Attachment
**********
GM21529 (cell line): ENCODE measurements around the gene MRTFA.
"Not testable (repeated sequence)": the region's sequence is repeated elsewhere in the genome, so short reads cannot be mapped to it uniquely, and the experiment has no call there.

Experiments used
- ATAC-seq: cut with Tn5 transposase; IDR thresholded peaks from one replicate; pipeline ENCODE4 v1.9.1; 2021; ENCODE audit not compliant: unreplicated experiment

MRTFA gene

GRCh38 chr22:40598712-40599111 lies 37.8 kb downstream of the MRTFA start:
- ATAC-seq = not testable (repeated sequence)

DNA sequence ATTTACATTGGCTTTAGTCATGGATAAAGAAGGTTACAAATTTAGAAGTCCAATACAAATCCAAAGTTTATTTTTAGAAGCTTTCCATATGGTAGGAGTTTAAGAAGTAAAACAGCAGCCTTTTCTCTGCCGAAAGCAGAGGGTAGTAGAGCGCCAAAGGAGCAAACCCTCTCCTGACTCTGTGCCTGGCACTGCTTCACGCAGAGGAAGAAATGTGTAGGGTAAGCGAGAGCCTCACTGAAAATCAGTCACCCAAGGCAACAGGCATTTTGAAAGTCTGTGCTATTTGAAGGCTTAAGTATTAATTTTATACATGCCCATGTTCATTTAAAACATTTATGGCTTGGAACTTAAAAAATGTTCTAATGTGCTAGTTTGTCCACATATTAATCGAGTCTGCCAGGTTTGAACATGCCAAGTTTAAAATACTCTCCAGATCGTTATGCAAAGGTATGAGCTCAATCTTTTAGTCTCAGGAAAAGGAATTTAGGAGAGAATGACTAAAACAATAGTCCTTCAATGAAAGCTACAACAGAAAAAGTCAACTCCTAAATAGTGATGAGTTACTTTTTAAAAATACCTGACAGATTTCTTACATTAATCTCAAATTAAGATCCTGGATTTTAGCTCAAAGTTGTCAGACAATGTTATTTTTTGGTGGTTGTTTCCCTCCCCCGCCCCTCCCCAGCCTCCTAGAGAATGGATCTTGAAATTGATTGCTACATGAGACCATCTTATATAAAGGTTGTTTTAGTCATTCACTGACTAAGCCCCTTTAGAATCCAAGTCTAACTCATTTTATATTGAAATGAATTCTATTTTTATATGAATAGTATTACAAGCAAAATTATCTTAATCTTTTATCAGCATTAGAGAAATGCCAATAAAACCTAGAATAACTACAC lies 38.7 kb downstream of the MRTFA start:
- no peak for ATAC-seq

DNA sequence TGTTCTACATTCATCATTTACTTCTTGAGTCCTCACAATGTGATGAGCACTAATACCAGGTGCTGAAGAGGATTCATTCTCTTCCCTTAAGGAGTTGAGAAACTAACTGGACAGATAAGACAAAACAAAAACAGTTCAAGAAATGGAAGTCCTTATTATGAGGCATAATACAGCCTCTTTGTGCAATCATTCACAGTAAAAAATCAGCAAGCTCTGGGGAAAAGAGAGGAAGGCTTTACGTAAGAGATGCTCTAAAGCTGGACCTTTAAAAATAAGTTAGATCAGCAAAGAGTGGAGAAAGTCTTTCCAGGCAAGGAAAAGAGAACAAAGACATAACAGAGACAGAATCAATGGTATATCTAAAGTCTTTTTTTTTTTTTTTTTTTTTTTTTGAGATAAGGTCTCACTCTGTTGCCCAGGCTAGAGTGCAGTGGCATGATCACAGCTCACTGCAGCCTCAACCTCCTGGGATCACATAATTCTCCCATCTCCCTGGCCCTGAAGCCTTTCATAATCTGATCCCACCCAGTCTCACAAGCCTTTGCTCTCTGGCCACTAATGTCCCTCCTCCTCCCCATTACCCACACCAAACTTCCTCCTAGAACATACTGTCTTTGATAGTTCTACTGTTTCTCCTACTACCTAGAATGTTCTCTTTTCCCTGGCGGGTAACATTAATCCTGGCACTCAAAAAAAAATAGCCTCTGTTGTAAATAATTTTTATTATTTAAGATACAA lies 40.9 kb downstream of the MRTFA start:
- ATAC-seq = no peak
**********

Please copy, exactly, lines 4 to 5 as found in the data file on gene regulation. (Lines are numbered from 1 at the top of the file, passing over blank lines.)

- ATAC-seq: cut with Tn5 transposase; IDR thresholded peaks from one replicate; pipeline ENCODE4 v1.9.1; 2021; ENCODE audit not compliant: unreplicated experiment

MRTFA gene